¶ 9 First, the Estate invites the Court to hold that Social Security death benefits should be treated analogously to Social Security disability benefits. A parent may receive a credit towards that parent's support obligation when his or her minor children receive Social Security benefits due to the parent's disability. In re Marriage of Durbin, 251 Mont. 51, 54, 58, 823 P.2d 243 (1991); In re Marriage of Cowan, 279 Mont. 491, 501, 928 P.2d 214, 220-21 (1996). Thompson urges the Court to distinguish Social Security disability benefits from Social Security death benefits. We decline to resolve this issue because it is irrelevant to the case at hand. This case is controlled by the explicit language of the amended parenting plan, and we express no opinion regarding the merits of the Estate's first argument.
¶ 10 Turning to the Estate's second argument, we conclude that the District Court did not err when it concluded that the amended parenting plan obligated the Estate to pay $550 per child in monthly child support regardless of any Social Security benefits received by the children. Separation agreements are enforced and interpreted under contract law. In re Marriage of Mease, 2004 MT 59, ¶ 57, 320 Mont. 229, 92 P.3d 1148; Quinn v. Quinn, 191 Mont. 133, 622 P.2d 230 (1981); § 40-4-201(5), MCA. Parenting plans are contained within separation agreements and receive the same contractual enforcement. Section 40-4-201(1), MCA. Thus, if the language of the parenting plan is clear, i.e. unambiguous, it controls the agreement's interpretation. In re Marriage of Rolf, 2000 MT 361, ¶ 25, 303 Mont. 349, 16 P.3d 345. Ambiguity does not exist merely because the parties assert competing interpretations. In re Estate of Burrell, 2010 MT 280, ¶ 25, 358 Mont. 460, 245 P.3d 1106. "Rather, ambiguity exists where the language of the contract, as a whole, is reasonably subject to different interpretations." Estate of Burrell, ¶ 25.
¶ 11 Both parties agree that the parenting plan is unambiguous but put forth opposing interpretations. The Estate argues that the use of the term "support obligation" means that the child support payments can be satisfied from sources other than the Estate. Thompson argues that the explicit terms of the agreement make the Estate liable for $550 per child, per month, without regard to any other source of payment to the minor children. We agree with Thompson and conclude that the Estate's interpretation is unreasonable.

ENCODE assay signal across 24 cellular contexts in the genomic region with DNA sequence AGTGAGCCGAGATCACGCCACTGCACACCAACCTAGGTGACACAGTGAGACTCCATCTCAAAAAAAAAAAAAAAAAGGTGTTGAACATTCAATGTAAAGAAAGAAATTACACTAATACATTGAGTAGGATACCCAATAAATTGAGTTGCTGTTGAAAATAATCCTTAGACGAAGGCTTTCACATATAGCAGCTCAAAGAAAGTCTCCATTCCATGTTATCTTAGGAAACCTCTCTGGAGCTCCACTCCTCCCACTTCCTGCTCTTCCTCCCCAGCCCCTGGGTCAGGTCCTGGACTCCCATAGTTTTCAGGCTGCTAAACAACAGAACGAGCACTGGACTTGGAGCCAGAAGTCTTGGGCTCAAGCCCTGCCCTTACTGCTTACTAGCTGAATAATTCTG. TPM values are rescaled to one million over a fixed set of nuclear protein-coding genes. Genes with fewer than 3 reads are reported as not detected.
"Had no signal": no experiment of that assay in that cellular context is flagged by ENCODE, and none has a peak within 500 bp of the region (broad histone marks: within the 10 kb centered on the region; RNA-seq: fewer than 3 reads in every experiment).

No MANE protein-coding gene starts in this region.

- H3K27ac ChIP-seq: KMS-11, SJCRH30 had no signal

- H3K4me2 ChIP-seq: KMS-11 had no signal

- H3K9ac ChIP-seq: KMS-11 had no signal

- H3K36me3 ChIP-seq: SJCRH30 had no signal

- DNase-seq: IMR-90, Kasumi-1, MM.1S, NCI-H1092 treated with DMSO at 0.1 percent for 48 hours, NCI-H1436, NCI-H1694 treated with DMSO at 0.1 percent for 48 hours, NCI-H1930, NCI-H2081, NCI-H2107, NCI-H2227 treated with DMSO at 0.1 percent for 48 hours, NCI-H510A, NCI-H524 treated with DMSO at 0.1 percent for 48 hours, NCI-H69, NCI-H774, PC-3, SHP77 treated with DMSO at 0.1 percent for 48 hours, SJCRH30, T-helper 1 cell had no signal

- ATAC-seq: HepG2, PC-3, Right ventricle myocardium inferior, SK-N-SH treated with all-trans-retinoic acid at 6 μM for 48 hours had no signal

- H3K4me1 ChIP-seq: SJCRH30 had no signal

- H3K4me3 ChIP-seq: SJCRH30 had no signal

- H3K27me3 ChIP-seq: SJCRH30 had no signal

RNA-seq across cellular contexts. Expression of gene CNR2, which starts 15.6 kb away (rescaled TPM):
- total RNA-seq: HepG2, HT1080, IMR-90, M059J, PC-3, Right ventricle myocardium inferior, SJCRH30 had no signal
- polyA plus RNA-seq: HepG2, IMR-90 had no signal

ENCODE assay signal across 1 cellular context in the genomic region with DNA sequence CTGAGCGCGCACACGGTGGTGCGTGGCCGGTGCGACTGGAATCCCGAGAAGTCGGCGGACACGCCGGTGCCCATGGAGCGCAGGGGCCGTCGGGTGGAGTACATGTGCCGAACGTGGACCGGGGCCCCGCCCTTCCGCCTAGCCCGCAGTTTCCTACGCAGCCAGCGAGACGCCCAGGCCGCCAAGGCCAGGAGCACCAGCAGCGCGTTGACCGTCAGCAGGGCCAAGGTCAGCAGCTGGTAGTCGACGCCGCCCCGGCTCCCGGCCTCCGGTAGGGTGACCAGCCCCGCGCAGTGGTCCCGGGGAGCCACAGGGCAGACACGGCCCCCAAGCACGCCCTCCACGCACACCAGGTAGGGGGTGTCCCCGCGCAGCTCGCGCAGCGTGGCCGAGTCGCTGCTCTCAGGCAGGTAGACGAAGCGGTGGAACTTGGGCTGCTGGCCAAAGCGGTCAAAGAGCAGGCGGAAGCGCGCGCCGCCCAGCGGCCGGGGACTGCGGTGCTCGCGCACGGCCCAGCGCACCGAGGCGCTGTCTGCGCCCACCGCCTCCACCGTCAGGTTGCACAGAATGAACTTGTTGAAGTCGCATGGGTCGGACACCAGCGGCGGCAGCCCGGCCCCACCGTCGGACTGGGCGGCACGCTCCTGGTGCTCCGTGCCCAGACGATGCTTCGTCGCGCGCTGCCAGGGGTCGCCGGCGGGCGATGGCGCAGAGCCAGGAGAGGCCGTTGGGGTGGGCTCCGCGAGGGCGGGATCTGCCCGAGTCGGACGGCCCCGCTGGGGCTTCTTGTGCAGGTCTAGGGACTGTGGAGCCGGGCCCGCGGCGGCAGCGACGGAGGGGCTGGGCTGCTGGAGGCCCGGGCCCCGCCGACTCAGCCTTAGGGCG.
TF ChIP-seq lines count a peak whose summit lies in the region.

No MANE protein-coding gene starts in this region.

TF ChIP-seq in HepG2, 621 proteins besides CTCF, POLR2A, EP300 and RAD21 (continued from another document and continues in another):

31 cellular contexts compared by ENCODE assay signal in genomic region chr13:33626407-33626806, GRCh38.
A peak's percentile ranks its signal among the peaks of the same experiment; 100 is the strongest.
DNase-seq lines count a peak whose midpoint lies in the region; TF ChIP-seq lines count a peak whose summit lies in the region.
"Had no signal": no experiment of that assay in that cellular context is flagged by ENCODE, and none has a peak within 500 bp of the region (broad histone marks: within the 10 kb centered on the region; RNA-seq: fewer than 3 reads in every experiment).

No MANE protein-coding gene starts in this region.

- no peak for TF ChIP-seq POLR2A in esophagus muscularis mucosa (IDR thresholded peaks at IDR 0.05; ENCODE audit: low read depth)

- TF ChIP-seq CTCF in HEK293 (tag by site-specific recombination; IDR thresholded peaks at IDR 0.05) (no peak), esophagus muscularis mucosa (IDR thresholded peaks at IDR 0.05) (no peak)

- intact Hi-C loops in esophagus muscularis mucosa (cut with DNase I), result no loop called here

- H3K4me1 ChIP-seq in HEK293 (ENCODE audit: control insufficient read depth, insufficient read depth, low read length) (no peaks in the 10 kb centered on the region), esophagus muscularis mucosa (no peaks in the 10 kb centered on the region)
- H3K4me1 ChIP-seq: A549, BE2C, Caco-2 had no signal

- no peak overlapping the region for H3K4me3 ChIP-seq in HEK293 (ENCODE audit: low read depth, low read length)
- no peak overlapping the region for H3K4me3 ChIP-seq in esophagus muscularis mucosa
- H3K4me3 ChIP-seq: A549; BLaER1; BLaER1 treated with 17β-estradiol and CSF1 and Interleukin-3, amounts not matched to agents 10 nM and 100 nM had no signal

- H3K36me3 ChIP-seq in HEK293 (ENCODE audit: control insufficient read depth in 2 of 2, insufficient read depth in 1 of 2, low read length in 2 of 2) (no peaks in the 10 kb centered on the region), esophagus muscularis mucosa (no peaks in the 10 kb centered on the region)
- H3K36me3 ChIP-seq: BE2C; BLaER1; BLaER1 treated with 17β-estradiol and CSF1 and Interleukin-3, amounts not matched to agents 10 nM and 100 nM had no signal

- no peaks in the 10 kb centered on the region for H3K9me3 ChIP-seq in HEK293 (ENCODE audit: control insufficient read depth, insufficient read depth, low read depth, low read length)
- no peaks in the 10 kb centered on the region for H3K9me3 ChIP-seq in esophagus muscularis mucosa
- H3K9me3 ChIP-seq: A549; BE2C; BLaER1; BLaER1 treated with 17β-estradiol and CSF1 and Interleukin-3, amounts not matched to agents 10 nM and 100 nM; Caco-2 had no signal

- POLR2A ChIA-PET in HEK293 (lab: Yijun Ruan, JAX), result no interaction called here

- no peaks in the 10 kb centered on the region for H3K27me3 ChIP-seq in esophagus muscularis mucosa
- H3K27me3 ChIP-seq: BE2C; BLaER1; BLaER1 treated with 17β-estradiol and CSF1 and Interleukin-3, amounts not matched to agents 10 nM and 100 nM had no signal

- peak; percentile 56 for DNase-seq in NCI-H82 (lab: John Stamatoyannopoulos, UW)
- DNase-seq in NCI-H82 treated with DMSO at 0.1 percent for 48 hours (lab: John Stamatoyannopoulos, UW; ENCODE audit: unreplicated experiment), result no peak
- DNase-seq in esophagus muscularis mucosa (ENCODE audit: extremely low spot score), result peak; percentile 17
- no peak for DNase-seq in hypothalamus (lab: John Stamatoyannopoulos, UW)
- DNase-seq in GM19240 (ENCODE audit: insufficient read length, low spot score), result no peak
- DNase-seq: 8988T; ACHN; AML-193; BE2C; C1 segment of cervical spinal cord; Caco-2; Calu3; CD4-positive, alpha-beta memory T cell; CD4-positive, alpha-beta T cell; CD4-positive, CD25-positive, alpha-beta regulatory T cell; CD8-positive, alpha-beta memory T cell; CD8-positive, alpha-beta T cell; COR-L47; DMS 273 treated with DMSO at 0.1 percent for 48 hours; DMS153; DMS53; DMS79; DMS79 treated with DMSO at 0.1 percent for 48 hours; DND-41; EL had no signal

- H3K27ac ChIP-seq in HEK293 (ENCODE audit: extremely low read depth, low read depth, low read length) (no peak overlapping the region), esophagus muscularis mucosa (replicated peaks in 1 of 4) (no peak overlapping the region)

¶ 12 The parties entered into a contractual agreement which binds the Estate to pay child support, thereby contracting around any potential offset or credit from outside payment sources. Under the explicit language of the amended parenting plan, Hicks assumed a $550 per child monthly support payment. The subsequent language made clear that in the event of Hicks' death, the Estate assumed the obligation to pay child support. This obligation is set forth without reference to any potential offset from an outside payment source. The fact that the plan provided for a trust or life insurance to be the vehicle for payment lends no support to the Estate's contention that the agreement contemplated payment from other sources. Had Hicks actually purchased life insurance or created a trust, payment to the minor children would still have originated from the Estate. Furthermore, the Estate's cites to Durbin, Cowan, and In re Marriage of Williams, 220 Mont. 232 714 P.2d 548 (1986), are distinguishable. Those cases did not involve parenting plans with explicit terms governing the child support obligations.
¶ 13 Moreover, in the event that the Estate's obligation was not clear enough, the parties reiterated, "[i]n other words, Father's estate will pay the sum of $550 per child during the entire time that Father's child 178*178 support obligation would have continued if he had survived." Nothing in this language contemplates an offset or credit for any payments made to the minor children by an outside source. Rather, this language explicitly contracts around any offset or credit that might have otherwise applied.
¶ 14 The District Court correctly concluded that the amended parenting plan precluded the Estate from receiving a credit against the Social Security death benefits received by Hicks' minor children.
¶ 15 Affirmed.
We concur: BETH BAKER, JAMES C. NELSON, PATRICIA COTTER, and JIM RICE, JJ.